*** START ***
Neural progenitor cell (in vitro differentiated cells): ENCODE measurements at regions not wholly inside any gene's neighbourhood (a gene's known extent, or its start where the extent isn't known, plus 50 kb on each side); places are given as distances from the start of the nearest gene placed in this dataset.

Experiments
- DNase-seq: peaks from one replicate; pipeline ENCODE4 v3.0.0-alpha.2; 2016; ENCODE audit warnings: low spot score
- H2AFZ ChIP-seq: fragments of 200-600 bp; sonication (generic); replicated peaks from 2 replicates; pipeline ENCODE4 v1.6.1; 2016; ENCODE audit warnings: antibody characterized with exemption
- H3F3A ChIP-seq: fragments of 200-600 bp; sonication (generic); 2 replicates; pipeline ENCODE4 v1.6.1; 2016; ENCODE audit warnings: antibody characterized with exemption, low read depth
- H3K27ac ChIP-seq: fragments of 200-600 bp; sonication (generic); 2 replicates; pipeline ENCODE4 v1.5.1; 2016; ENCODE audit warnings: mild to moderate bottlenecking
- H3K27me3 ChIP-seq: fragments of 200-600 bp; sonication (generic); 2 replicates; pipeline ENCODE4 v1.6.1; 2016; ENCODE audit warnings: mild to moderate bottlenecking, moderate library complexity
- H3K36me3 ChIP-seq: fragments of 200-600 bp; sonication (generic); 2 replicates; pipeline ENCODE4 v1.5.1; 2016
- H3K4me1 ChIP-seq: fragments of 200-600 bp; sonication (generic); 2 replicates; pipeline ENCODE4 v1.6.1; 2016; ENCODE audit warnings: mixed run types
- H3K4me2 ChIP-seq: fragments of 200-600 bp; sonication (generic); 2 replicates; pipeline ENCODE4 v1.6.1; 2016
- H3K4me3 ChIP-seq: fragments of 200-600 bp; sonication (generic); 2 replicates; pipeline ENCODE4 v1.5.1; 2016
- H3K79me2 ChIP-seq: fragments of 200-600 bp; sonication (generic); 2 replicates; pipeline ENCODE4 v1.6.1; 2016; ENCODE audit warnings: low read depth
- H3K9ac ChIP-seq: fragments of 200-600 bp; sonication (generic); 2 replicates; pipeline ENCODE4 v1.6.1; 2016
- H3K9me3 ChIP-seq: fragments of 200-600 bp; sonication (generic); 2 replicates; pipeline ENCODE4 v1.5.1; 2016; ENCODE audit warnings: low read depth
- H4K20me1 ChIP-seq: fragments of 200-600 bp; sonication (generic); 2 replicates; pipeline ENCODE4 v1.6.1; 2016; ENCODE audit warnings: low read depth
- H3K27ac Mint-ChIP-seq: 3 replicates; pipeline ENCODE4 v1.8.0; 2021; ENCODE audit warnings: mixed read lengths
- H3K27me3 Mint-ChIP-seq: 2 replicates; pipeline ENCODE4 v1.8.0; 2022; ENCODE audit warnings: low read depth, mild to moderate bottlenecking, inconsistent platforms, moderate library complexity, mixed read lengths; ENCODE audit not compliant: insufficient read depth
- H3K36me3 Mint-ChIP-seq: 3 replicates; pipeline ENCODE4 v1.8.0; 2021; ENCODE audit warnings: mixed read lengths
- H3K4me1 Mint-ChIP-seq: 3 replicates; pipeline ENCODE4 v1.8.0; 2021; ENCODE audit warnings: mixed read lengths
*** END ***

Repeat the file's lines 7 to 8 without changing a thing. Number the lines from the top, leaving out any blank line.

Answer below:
- H3K27me3 ChIP-seq: fragments of 200-600 bp; sonication (generic); 2 replicates; pipeline ENCODE4 v1.6.1; 2016; ENCODE audit warnings: mild to moderate bottlenecking, moderate library complexity
- H3K36me3 ChIP-seq: fragments of 200-600 bp; sonication (generic); 2 replicates; pipeline ENCODE4 v1.5.1; 2016